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A neighbor who's a former firefighter was arrested in a suspicious blaze that gutted the home of Kenneth Walker, the only black firefighter in North Tonawanda, N.Y., police said Thursday The fire erupted two days after Walker reported finding a racist and threatening letter in his mailbox.
North Tonawanda police Capt. Thomas Krantz said at a news conference that the suspect, Matthew Jurado, 39 — who lives across the street from Walker — admitted having set the fire because he'd recently been "removed" from the Gratwick Hose Volunteer Fire Company.
But Jurado, who was charged with second-degree arson, denied that he'd sent the letter and insisted that the fire wasn't race-related, Krantz said.
Walker, 28, his wife, Amanda, and their two kids weren't in their apartment when the blaze broke out Wednesday, police said.
"FBI has received a copy of the note left at Mr. Walker's residence and we were notified of the fire that occurred there," FBI spokeswoman Maureen Dempsey said in a statement. "Our office is conducting a review to determine what investigative steps are indicated under FBI policy with regard to federal jurisdiction in this matter."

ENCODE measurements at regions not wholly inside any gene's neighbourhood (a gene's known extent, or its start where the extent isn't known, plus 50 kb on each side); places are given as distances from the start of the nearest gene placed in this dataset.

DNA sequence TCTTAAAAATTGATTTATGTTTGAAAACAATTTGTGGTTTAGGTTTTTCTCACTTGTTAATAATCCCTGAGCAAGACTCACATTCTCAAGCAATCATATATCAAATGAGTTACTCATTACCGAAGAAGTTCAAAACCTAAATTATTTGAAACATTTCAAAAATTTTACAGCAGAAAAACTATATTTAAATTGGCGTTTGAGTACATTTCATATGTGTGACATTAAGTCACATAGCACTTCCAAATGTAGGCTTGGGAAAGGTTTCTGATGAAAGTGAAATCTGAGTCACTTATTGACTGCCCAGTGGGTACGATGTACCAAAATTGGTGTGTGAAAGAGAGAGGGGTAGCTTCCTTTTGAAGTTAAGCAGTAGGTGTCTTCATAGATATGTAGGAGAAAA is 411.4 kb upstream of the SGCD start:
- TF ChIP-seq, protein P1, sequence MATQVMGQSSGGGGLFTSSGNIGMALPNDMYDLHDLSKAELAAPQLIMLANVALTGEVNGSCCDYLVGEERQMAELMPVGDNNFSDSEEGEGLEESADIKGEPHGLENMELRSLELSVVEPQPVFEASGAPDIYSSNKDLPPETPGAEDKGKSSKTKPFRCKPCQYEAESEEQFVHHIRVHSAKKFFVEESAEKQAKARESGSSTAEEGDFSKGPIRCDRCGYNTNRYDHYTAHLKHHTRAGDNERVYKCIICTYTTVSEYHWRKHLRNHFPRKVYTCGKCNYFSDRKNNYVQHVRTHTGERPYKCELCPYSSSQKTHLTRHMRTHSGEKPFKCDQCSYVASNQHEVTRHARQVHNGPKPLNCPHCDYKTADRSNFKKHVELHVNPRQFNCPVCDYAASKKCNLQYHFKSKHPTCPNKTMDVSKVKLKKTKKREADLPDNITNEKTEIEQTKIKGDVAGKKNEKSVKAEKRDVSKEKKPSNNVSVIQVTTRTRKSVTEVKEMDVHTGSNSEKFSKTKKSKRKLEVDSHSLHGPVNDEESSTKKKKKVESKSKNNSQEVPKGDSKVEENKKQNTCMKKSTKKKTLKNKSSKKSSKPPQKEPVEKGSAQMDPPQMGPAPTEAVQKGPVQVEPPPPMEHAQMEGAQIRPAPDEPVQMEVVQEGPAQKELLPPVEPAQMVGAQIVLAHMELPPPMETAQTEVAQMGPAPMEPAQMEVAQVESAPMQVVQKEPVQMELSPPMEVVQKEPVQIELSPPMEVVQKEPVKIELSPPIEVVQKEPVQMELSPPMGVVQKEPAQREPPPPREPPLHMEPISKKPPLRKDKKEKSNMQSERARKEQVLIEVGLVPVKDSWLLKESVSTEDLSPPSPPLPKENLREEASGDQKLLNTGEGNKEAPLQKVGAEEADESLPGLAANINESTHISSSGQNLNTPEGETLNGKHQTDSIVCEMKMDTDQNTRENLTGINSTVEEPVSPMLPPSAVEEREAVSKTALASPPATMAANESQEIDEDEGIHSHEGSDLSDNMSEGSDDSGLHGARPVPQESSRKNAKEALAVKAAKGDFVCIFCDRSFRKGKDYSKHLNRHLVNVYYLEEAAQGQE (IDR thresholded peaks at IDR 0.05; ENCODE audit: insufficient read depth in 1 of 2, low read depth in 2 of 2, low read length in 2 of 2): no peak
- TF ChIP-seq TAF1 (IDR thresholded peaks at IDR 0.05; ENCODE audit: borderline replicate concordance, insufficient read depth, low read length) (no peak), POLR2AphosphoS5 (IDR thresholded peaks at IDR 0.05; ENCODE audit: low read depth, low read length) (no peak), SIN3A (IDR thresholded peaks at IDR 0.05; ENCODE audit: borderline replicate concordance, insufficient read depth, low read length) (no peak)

Walker was at work when he got word that his apartment in a four-unit building was on fire. He said that he lost everything and that their two cats were killed.
"It's sad that someone is so offended by my presence that they feel the need to burn my house down, if that indeed is what occurred," Walker said at a news conference at the time.
Amanda Walker added: "I can't believe something like this would happen."
The inferno happened two days after Walker, a volunteer firefighter, turned the letter over to Fire Chief Joseph Sikora, who called the cops and the FBI. It begins with the N-word and goes on to say African Americans "are not allowed to be firefighters."
"No one wants you in this city," the note says. "You have until the end of the week to resign your position or you will regret it."
North Tonawanda Mayor Arthur Pappas condemned the letter Tuesday at a City Council meeting before the fire, and Sikora praised Walker as "a good guy, a good worker," The Buffalo News reported.
North Tonawanda is a 97 percent white city of 32,000 that has a large Polish-American community. A GoFundMe account set up to benefit Walker's family had raised more than $80,000 by Thursday night.